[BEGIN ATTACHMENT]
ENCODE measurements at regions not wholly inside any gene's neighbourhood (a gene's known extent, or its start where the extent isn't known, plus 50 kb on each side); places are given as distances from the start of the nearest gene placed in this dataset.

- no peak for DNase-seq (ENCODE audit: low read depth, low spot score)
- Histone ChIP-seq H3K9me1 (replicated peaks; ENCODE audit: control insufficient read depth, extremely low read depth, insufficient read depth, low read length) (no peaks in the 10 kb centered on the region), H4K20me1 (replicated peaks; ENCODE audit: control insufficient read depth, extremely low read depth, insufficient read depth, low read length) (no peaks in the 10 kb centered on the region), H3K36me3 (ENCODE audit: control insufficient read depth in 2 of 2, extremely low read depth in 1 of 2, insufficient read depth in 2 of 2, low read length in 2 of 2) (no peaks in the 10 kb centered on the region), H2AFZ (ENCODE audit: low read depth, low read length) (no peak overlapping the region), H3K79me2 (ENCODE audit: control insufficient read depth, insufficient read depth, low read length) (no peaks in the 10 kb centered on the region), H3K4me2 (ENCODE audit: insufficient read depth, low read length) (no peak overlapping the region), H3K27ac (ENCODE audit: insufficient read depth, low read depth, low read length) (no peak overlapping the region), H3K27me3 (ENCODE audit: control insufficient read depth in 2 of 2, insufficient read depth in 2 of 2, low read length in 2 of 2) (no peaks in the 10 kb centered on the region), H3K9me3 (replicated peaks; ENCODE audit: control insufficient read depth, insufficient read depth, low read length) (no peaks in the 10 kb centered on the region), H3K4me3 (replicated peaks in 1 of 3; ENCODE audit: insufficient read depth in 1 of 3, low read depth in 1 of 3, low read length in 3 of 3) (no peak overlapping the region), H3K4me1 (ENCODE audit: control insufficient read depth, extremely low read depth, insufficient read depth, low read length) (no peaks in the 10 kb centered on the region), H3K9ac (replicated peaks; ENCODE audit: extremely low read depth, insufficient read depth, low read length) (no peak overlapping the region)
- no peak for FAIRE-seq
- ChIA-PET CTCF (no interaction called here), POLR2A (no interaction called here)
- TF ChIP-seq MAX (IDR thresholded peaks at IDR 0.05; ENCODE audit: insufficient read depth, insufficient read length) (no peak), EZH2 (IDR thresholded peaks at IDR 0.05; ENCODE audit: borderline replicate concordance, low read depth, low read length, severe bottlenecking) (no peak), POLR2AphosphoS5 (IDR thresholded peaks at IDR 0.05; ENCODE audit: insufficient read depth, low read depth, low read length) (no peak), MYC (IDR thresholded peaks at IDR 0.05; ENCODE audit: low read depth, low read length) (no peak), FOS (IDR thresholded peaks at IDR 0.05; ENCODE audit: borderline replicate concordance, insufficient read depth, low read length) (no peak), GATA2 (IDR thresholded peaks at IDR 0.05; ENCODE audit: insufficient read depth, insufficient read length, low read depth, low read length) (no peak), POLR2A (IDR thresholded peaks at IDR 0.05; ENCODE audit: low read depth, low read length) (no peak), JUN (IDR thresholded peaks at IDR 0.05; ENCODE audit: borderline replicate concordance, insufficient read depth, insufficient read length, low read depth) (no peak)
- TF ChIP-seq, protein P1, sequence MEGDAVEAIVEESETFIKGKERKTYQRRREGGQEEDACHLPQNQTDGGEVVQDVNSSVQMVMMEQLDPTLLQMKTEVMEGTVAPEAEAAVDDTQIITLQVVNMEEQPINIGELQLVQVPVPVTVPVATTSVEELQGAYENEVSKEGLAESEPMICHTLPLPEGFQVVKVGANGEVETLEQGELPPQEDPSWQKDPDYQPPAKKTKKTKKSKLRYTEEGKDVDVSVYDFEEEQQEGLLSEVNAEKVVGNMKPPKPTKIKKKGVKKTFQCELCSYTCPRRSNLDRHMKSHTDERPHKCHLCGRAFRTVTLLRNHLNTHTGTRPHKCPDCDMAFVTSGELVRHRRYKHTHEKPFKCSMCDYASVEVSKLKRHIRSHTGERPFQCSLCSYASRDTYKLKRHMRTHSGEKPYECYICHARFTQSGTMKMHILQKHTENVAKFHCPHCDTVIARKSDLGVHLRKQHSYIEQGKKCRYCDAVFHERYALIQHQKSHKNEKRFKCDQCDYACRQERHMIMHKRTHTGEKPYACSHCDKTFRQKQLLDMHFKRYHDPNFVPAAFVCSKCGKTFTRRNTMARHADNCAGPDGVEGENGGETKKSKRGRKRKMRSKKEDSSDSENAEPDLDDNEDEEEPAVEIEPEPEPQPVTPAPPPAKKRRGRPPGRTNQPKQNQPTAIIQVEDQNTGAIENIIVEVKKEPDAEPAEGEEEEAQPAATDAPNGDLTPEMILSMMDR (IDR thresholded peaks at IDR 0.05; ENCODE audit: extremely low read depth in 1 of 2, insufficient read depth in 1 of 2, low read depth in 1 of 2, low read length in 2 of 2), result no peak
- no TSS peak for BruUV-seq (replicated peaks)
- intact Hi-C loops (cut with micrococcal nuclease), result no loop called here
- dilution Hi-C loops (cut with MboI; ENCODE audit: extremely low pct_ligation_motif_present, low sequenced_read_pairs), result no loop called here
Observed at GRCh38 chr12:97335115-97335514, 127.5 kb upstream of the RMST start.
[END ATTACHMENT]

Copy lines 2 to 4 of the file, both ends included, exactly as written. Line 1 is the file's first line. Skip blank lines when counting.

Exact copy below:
- no peak for DNase-seq (ENCODE audit: low read depth, low spot score)
- Histone ChIP-seq H3K9me1 (replicated peaks; ENCODE audit: control insufficient read depth, extremely low read depth, insufficient read depth, low read length) (no peaks in the 10 kb centered on the region), H4K20me1 (replicated peaks; ENCODE audit: control insufficient read depth, extremely low read depth, insufficient read depth, low read length) (no peaks in the 10 kb centered on the region), H3K36me3 (ENCODE audit: control insufficient read depth in 2 of 2, extremely low read depth in 1 of 2, insufficient read depth in 2 of 2, low read length in 2 of 2) (no peaks in the 10 kb centered on the region), H2AFZ (ENCODE audit: low read depth, low read length) (no peak overlapping the region), H3K79me2 (ENCODE audit: control insufficient read depth, insufficient read depth, low read length) (no peaks in the 10 kb centered on the region), H3K4me2 (ENCODE audit: insufficient read depth, low read length) (no peak overlapping the region), H3K27ac (ENCODE audit: insufficient read depth, low read depth, low read length) (no peak overlapping the region), H3K27me3 (ENCODE audit: control insufficient read depth in 2 of 2, insufficient read depth in 2 of 2, low read length in 2 of 2) (no peaks in the 10 kb centered on the region), H3K9me3 (replicated peaks; ENCODE audit: control insufficient read depth, insufficient read depth, low read length) (no peaks in the 10 kb centered on the region), H3K4me3 (replicated peaks in 1 of 3; ENCODE audit: insufficient read depth in 1 of 3, low read depth in 1 of 3, low read length in 3 of 3) (no peak overlapping the region), H3K4me1 (ENCODE audit: control insufficient read depth, extremely low read depth, insufficient read depth, low read length) (no peaks in the 10 kb centered on the region), H3K9ac (replicated peaks; ENCODE audit: extremely low read depth, insufficient read depth, low read length) (no peak overlapping the region)
- no peak for FAIRE-seq